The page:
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How strong is the evidence that brain serotonin neurons are damaged in human users of ecstasy? (2002

How strong is the evidence that brain serotonin neurons are damaged in human users of ecstasy? (2002

  1. matti_2003
    Pharmacology Biochemistry and Behaviour 2002 Apr;71(4):845-55

    Kish SJ (http://www.ncbi.nlm.nih.gov/sites/e...l.Pubmed_DiscoveryPanel.Pubmed_RVAbstractPlus).
    Human Neurochemical Pathology Laboratory, Centre for Addiction and Mental Health, 250 College Street, M5T 1R8, Toronto, Ontario, Canada. stephen_kish@camh.net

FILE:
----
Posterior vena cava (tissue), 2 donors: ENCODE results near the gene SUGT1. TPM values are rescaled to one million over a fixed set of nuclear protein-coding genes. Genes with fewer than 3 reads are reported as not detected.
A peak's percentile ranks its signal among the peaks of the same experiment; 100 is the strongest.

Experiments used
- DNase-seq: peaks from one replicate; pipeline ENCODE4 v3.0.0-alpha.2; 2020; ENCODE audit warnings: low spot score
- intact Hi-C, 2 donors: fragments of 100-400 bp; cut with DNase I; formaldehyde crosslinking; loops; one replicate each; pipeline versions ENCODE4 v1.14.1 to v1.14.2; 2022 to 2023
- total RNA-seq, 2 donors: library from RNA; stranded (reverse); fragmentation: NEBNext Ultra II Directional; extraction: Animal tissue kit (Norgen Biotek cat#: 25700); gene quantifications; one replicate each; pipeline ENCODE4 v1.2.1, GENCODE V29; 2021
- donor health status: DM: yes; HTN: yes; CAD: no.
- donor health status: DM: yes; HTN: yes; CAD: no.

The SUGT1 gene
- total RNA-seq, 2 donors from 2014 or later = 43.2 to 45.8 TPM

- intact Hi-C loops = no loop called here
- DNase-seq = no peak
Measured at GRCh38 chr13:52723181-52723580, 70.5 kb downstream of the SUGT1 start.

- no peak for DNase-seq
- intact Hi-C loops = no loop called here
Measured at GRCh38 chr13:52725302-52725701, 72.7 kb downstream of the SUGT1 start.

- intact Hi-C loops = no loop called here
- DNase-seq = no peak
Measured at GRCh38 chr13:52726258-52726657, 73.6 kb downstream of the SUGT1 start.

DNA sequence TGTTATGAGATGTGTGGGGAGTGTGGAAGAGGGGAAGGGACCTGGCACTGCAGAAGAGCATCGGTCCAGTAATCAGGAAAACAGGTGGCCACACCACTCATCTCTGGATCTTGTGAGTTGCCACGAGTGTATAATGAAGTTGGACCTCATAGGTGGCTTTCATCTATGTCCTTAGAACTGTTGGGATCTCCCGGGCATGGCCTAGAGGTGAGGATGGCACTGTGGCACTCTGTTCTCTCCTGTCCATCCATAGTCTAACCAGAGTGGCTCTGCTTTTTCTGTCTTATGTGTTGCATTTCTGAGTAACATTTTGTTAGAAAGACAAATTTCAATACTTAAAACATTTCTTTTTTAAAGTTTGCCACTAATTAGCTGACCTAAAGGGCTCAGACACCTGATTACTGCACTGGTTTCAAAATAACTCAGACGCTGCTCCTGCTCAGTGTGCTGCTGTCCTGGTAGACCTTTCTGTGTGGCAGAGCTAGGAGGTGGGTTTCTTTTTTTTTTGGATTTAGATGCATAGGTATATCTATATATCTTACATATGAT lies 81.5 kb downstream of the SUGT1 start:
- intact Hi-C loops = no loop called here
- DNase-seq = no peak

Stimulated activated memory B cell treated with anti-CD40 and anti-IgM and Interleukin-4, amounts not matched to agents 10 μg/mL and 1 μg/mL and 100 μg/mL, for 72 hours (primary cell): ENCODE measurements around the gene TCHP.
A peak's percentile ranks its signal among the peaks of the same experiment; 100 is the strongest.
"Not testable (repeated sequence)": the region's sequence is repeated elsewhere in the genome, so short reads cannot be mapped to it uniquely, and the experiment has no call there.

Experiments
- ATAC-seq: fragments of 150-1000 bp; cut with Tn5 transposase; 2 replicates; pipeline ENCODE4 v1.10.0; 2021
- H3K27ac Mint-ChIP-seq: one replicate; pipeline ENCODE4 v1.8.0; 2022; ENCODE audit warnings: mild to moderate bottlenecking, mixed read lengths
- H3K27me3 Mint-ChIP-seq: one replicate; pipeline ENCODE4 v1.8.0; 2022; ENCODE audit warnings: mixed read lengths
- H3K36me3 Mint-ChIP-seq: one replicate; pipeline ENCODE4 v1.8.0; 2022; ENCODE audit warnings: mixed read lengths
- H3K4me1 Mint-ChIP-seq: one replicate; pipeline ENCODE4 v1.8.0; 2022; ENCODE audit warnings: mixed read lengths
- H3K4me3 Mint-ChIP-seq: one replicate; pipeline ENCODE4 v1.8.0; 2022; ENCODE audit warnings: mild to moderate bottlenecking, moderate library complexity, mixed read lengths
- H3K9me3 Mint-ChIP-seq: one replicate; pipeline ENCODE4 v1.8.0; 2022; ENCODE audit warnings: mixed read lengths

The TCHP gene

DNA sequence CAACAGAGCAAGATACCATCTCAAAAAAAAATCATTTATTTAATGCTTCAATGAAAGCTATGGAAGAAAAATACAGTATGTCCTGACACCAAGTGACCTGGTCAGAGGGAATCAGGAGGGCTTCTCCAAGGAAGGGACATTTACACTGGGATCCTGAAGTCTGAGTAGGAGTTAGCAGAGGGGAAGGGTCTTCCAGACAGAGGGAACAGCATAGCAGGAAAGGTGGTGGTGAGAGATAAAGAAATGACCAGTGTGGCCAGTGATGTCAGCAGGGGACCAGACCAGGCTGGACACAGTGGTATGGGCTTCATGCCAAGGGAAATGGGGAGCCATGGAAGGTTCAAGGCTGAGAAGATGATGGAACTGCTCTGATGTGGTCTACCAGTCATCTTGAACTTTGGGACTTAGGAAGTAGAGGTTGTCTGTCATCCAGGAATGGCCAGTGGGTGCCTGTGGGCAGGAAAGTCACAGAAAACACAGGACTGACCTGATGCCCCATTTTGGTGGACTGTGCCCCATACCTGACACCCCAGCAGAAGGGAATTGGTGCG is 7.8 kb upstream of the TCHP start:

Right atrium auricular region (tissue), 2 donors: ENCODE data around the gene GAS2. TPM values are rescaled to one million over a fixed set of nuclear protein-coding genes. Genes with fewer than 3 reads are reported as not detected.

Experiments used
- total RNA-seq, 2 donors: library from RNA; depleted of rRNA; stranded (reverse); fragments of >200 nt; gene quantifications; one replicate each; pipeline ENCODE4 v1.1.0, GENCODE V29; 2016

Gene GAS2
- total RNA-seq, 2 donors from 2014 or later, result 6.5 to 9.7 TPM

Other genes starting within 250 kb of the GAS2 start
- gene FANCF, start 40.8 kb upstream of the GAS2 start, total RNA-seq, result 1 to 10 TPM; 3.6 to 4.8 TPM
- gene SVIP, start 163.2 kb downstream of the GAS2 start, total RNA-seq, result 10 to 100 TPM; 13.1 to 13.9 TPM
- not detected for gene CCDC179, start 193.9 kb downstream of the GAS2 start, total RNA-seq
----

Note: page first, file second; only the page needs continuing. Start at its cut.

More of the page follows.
Understanding the diverse functions of serotonin in the human brain can be obtained through examination of subjects having a lower than normal number of brain serotonin neurons. Behavioral abnormalities consistent with brain serotonergic damage have been reported in some polydrug users who also use the neurotoxin ecstasy (methylenedioxymethamphetamine, MDMA). This review evaluates the evidence from neuroimaging studies that brain serotonergic damage is a feature of human users of ecstasy. To date, neuroimaging studies designed to establish whether levels of brain serotonin neurons are lower than normal in ecstasy users have employed radioligands that bind to one component of the serotonin neuron, the serotonin transporter (SERT). Because these studies are methodologically flawed in terms of reliability or validity of the SERT measurement and appear to have employed polydrug users, no definitive information is yet available on the question of ecstasy toxicity to human brain serotonin neurons. Until these issues are resolved, it cannot be assumed that ecstasy exposure represents a chronic serotonin deficiency condition.
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